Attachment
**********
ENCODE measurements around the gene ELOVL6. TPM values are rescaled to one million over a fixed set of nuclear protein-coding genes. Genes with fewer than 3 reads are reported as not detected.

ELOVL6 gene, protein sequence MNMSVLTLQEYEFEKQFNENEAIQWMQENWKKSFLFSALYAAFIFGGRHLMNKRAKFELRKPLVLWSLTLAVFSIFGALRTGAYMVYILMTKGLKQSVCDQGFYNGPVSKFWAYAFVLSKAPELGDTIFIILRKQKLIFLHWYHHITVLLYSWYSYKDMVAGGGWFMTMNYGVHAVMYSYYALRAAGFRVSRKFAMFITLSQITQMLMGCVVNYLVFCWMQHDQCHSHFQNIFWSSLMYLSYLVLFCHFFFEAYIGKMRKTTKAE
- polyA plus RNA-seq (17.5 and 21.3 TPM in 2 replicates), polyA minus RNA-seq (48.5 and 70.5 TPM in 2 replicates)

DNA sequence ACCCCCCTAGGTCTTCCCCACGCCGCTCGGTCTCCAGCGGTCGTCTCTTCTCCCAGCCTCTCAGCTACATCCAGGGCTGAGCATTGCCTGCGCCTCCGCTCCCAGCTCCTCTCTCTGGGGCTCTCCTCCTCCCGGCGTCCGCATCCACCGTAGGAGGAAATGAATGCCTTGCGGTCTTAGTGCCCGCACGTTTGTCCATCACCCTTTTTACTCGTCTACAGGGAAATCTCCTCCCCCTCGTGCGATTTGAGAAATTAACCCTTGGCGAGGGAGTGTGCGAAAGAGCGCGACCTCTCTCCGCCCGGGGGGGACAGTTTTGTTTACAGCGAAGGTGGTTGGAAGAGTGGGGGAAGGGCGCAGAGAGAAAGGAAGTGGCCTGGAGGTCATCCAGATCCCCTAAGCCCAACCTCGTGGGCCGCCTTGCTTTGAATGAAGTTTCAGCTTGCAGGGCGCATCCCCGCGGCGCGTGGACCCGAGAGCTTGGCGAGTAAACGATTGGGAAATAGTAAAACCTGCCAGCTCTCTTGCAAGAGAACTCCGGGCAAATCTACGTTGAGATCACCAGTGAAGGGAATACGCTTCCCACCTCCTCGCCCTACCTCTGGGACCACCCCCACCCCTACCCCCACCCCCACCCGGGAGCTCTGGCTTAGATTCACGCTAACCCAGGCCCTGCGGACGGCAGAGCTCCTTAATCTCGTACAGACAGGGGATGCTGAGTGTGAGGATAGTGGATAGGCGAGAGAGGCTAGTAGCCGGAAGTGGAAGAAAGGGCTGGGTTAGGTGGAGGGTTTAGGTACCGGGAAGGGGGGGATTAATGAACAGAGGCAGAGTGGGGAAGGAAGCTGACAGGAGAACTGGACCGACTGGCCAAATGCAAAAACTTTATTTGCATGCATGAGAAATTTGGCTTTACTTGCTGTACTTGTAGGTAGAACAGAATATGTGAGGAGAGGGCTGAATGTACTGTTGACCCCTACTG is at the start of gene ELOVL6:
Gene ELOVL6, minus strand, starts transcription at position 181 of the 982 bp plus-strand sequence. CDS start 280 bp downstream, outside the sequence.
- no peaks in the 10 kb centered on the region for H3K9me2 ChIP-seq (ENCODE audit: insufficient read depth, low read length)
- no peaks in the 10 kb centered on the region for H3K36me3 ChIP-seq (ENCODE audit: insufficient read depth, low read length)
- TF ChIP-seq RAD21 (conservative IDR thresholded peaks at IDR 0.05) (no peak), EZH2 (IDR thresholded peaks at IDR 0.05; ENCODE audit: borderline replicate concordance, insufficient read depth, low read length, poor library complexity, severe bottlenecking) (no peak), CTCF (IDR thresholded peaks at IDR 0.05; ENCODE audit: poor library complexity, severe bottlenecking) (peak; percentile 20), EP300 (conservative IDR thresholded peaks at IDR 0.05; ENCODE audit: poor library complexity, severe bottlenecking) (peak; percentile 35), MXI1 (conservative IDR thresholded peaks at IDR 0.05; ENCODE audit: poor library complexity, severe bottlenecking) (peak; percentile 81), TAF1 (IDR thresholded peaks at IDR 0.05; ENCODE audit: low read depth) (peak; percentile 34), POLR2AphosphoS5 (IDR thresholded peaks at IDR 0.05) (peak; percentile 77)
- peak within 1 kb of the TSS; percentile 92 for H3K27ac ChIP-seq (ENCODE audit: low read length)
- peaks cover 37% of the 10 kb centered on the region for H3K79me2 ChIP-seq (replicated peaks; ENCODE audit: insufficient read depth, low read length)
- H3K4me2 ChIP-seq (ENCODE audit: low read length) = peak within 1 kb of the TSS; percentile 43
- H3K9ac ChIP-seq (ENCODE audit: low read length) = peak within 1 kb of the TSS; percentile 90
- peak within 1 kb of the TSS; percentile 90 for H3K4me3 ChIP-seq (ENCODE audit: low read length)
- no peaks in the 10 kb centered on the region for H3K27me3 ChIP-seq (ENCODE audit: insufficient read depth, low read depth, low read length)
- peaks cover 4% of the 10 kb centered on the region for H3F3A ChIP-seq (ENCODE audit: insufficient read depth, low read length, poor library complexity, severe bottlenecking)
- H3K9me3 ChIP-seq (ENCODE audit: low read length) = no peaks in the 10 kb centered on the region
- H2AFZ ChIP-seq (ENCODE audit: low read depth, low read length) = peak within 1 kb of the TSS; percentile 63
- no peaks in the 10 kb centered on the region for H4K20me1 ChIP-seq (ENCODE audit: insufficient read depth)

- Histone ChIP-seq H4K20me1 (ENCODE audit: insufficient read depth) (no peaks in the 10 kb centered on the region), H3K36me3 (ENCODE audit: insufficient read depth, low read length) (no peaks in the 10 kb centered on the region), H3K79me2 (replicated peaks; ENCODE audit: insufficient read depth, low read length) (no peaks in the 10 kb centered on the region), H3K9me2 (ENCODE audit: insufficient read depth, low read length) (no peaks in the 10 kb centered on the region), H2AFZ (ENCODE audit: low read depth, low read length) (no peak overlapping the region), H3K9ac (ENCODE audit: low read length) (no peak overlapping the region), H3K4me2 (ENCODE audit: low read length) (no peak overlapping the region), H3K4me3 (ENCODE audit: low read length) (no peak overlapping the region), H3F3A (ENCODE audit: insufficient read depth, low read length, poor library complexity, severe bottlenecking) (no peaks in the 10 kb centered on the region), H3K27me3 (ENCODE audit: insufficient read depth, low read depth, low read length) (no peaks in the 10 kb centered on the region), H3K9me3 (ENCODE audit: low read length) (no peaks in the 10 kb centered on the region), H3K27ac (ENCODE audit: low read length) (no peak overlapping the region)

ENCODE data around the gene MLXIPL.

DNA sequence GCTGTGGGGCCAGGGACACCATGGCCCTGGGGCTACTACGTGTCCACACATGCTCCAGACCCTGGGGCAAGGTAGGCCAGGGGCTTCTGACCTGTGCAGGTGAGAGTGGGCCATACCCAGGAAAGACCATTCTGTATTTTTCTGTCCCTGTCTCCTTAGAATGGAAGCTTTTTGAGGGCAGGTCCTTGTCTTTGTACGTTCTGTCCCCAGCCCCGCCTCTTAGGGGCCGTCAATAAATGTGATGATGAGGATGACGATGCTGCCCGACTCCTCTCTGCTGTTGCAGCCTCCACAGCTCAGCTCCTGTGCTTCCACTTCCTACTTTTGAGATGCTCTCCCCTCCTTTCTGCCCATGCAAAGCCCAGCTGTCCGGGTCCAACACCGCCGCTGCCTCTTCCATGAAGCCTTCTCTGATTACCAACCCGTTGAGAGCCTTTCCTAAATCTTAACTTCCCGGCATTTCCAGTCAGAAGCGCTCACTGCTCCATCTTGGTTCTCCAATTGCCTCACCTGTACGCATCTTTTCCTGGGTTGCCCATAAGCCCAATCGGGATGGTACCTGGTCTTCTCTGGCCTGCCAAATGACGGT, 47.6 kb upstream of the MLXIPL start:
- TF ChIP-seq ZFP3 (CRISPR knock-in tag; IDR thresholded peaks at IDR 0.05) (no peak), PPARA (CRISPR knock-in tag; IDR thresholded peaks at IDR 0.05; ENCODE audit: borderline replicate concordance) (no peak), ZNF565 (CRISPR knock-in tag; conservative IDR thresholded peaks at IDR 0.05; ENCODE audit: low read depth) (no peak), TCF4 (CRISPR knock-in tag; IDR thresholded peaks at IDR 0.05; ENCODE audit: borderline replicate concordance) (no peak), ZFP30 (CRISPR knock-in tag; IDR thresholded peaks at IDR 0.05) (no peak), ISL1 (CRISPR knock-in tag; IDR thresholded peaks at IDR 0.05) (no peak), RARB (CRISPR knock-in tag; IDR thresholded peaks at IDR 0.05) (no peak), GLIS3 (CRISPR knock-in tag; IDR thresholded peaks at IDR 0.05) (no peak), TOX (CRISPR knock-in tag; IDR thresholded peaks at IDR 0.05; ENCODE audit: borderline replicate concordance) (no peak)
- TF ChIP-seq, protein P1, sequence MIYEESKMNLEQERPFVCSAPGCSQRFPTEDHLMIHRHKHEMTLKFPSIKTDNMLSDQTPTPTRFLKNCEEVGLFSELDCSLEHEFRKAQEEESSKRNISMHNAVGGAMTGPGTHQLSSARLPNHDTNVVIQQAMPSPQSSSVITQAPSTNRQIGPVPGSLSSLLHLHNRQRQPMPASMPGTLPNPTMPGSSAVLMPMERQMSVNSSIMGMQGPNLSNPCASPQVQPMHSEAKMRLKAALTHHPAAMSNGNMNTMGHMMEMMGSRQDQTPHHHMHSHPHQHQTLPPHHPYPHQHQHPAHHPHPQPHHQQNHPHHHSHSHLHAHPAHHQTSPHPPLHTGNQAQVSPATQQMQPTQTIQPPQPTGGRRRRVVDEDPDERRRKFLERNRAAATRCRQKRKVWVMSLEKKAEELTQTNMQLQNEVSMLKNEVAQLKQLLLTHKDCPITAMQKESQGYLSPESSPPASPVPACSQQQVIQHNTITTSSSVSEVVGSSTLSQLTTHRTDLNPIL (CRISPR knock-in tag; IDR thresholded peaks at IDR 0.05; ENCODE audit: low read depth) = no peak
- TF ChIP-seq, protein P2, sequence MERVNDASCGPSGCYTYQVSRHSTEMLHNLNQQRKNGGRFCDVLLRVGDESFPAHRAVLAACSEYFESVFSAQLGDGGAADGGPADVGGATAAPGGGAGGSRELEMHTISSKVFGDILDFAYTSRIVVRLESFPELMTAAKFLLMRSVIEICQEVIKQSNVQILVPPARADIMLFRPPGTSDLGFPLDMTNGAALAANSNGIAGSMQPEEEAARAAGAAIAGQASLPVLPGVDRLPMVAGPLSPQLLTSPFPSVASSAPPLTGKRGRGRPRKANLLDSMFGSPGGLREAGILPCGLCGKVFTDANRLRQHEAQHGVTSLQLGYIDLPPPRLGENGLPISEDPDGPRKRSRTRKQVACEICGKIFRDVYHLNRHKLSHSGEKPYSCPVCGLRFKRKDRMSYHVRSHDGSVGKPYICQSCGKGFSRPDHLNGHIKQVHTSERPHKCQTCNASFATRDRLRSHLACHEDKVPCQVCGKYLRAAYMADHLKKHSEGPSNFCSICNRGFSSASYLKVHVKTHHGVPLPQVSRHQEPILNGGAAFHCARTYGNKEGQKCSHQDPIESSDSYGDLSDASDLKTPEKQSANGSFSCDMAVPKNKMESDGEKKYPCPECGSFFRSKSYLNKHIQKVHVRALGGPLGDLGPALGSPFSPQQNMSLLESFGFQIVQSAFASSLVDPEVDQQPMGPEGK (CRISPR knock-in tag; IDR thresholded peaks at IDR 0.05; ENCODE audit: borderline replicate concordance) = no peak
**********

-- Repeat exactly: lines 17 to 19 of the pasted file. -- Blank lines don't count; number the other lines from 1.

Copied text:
- H2AFZ ChIP-seq (ENCODE audit: low read depth, low read length) = peak within 1 kb of the TSS; percentile 63
- no peaks in the 10 kb centered on the region for H4K20me1 ChIP-seq (ENCODE audit: insufficient read depth)

- Histone ChIP-seq H4K20me1 (ENCODE audit: insufficient read depth) (no peaks in the 10 kb centered on the region), H3K36me3 (ENCODE audit: insufficient read depth, low read length) (no peaks in the 10 kb centered on the region), H3K79me2 (replicated peaks; ENCODE audit: insufficient read depth, low read length) (no peaks in the 10 kb centered on the region), H3K9me2 (ENCODE audit: insufficient read depth, low read length) (no peaks in the 10 kb centered on the region), H2AFZ (ENCODE audit: low read depth, low read length) (no peak overlapping the region), H3K9ac (ENCODE audit: low read length) (no peak overlapping the region), H3K4me2 (ENCODE audit: low read length) (no peak overlapping the region), H3K4me3 (ENCODE audit: low read length) (no peak overlapping the region), H3F3A (ENCODE audit: insufficient read depth, low read length, poor library complexity, severe bottlenecking) (no peaks in the 10 kb centered on the region), H3K27me3 (ENCODE audit: insufficient read depth, low read depth, low read length) (no peaks in the 10 kb centered on the region), H3K9me3 (ENCODE audit: low read length) (no peaks in the 10 kb centered on the region), H3K27ac (ENCODE audit: low read length) (no peak overlapping the region)